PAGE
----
On the Digital Age
Just as the internet has offered new avenues for law-abiding people, it's given new opportunities for criminals. They've been very happy to take them up. It's a wonderful world for wrong-doers.
- The law lags behind technology, so a lot of negative web activity is not properly covered by legislation.
- Police forces often lag too. They may not have the skills of facilities for enforcement.
- Cyber-crime often crosses national boundaries, which makes it more difficult to tackle.
- Individual victims may not be aware of the criminal possibilities or understand how to protect against them.
- Large corporate victims may avoid reporting cyber-crime for commercial reasons.
- The pickings are good, often in the millions.
- There's usually no need for violence, so punishments are broadly lower.
- Failed attempts usually attract no punishment at all.
Given this list of positives, it's not surprising that most new criminals and many established gangs have turned to cyber-crime. It's much safer than physical crime, far less likely to be punished, and doesn't have a particularly negative image.
Cyber-crime is massively under-reported. That's a bold statement as by definition we can't get accurate numbers on something that's not admitted. But we can certainly look at the psychology of reporting. Consider the point of view of a corporate victim, losing say a couple of million dollars to a thief hacking their network. Why would they bother to report the crime? It's bad for their image, there's very little chance of the money getting returned as it's likely to have finished up in a different country, and with some creative accounting the loss can probably be hidden. Plus there's a cost in all the aggravation of involving the police and lawyers. A real world crime is less damaging to the corporate image, there's more chance of the money being returned, and it's harder to hush up.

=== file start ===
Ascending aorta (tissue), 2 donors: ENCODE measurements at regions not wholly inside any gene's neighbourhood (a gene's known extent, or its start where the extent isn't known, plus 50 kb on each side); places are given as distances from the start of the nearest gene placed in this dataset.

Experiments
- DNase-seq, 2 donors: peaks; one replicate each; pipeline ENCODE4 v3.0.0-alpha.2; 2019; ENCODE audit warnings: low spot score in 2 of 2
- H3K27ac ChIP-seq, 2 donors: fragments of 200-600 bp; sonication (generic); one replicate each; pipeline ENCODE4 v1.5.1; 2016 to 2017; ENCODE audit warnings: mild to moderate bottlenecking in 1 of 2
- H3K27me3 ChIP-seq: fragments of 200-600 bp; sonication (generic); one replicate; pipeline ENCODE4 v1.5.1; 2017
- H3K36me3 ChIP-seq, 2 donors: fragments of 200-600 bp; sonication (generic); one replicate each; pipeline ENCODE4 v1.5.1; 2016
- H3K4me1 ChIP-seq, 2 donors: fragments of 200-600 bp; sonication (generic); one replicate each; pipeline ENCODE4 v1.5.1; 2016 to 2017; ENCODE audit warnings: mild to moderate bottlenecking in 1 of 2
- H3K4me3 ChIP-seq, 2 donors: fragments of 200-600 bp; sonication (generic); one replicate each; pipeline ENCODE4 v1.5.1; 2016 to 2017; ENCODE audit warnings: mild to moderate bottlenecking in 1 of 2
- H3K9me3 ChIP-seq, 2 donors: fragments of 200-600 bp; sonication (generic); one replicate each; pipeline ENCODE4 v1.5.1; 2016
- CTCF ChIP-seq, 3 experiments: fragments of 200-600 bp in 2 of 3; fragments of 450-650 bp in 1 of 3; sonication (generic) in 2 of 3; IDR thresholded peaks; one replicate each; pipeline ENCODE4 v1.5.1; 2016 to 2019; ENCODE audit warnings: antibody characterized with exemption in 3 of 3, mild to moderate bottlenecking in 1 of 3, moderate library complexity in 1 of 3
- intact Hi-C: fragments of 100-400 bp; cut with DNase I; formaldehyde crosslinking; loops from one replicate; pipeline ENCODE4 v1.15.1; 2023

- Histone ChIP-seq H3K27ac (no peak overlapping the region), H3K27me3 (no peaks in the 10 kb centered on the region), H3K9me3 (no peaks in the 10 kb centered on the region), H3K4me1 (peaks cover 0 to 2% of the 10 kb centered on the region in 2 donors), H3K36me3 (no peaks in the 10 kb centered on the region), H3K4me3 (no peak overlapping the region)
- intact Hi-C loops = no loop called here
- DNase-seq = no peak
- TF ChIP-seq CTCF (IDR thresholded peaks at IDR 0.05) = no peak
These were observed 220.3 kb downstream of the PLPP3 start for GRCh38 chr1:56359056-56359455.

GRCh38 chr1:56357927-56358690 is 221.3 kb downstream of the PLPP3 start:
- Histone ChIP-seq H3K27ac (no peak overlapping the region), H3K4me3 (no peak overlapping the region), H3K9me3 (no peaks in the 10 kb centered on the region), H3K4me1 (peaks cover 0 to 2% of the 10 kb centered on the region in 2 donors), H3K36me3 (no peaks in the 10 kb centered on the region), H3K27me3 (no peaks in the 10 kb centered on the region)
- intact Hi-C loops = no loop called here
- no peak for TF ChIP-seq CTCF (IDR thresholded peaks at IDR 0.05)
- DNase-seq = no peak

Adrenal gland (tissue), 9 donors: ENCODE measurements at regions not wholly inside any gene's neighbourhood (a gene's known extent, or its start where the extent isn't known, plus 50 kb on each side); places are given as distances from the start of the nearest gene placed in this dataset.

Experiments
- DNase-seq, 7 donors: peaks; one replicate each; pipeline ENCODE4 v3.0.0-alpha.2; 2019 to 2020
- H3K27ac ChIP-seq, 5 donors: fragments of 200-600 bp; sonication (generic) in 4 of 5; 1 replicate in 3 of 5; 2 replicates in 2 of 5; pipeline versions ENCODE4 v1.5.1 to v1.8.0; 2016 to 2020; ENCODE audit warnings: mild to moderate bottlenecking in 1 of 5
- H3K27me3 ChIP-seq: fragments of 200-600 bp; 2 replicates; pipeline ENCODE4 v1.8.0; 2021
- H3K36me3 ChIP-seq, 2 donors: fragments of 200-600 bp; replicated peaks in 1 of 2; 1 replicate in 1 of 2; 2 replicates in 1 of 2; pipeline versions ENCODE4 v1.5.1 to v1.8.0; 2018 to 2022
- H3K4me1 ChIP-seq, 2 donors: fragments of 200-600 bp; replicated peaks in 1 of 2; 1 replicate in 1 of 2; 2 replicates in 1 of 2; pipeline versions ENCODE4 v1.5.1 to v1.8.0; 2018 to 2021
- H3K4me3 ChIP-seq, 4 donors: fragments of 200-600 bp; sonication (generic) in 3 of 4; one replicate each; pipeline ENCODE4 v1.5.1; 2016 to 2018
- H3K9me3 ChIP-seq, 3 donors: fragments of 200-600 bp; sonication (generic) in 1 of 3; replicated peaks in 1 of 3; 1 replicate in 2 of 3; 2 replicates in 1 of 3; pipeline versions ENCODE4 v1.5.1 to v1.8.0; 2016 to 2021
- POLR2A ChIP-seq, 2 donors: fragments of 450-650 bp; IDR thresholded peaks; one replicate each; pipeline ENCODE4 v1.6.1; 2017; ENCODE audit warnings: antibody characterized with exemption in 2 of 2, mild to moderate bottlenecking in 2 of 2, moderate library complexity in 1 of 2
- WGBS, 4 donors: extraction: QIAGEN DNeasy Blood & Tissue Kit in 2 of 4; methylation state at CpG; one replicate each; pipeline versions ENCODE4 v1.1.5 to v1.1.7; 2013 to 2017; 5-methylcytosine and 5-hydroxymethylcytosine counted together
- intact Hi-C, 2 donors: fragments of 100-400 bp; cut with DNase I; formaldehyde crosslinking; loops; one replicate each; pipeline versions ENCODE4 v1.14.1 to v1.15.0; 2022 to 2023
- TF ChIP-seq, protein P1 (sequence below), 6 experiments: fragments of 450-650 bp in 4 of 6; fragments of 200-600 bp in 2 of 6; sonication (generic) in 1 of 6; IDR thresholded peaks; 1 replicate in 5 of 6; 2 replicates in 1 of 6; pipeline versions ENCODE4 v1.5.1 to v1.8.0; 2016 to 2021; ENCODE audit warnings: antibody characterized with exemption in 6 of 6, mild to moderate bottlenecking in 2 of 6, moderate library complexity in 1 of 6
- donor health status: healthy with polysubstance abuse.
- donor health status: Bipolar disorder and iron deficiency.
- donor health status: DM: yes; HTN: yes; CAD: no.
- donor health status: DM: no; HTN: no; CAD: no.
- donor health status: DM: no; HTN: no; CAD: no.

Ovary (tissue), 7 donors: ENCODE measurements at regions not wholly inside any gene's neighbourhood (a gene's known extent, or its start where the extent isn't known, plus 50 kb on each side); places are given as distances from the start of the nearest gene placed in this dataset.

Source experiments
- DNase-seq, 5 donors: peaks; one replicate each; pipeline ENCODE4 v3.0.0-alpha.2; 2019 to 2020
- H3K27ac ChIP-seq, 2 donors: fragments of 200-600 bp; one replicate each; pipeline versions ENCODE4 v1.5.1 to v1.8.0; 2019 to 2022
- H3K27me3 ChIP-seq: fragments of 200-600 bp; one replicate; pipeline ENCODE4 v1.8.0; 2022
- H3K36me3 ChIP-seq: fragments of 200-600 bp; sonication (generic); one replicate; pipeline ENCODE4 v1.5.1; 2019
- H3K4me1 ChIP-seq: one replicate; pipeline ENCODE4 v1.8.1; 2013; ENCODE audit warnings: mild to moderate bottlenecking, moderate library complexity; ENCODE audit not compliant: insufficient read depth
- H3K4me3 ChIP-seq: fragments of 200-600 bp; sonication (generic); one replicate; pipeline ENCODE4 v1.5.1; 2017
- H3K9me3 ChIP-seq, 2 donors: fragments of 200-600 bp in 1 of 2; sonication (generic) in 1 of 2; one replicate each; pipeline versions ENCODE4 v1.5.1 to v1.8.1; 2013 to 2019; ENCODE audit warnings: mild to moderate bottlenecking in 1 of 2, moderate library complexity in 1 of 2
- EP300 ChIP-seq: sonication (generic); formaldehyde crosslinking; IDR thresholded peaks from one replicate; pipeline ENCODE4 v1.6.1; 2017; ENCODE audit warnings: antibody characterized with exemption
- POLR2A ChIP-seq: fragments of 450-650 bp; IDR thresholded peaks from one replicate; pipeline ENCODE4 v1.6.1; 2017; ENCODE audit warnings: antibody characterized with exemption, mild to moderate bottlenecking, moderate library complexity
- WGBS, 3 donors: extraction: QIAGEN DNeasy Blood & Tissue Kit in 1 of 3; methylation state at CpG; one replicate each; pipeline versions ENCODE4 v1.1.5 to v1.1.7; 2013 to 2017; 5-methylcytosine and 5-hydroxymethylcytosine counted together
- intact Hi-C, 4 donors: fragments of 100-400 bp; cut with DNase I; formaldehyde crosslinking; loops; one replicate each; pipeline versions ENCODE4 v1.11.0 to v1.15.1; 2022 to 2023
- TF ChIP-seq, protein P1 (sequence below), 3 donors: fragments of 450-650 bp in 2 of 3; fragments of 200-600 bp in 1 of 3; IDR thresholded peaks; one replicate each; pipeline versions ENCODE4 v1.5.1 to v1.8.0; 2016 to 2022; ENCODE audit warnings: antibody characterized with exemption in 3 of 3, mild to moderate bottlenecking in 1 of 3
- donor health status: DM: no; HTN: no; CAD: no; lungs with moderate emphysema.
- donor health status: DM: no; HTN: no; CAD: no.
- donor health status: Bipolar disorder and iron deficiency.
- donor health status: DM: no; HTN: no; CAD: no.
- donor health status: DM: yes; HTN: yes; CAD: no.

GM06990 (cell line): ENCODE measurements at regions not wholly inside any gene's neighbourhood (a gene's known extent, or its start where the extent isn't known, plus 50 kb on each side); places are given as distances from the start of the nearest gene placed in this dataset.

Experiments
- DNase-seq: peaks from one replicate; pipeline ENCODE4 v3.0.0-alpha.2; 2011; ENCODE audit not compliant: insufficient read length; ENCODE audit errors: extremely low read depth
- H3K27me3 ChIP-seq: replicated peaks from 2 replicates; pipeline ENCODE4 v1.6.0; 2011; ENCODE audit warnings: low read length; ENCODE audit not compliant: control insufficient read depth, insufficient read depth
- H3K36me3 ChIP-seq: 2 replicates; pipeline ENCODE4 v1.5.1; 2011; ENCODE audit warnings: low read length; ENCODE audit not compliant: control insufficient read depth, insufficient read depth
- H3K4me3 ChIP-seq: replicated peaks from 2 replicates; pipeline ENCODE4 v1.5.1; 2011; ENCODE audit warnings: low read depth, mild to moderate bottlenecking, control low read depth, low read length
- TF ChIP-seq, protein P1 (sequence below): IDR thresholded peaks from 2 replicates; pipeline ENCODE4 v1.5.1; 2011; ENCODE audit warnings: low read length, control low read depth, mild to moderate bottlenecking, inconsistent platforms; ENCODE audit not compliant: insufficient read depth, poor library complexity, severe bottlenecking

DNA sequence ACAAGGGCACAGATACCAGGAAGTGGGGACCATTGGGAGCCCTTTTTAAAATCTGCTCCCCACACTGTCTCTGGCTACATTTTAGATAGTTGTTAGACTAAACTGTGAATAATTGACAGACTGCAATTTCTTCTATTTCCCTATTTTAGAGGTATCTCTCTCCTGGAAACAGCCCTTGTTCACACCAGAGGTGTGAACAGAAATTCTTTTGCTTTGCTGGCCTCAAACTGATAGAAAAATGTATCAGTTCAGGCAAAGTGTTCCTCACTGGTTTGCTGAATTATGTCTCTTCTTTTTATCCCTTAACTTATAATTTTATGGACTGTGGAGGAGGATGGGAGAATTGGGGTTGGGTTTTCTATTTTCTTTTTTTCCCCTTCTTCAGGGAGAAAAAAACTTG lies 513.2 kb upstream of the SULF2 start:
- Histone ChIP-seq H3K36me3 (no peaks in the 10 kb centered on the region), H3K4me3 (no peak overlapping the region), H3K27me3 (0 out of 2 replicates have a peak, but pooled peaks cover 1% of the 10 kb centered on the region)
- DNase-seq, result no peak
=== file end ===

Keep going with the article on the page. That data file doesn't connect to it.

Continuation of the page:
To hide a cyber-theft you only need the collusion of the network manager, one or two techies, the chief finance officer and somebody at the top. A mere handful of people.
We can also look at the technical side of hacking. What are the chances that a large corporation could be hacked? That's very easy to answer. Both the FBI and the US Department of Defense have been hacked. Unless we believe that corporations have better security than these two organisations, then we come to the conclusion that corporations must be hacked on a regular basis. There's also the small issue that if hackers dare attack two security organisation that have a fierce ability to fight back, they're hardly likely to worry about taking on weak businesses. The FBI and Department of Defense admitted their hacking early on and perhaps in a spirit of aggressive bravado – if you attack us we'll find you. Unfortunately this rather gave the game away about the ability of hackers.
Given the pros and cons of reporting cyber-crime it's surprising that any gets reported at all. If you look at corporate cyber-crime that does get reported you'll generally find it's got to a level where it can't be hidden, for example there are hundreds or thousands of customers involved, or the amount of money is so great that the impact can't be disguised. We do have to account for a bias in journalism – the big hits are the most widely reported – but start looking for smaller strikes that potentially could be hidden by the victim and you find very little.
So even though there are by definition no figures on under-reporting, we can be pretty sure there's a lot of it going on.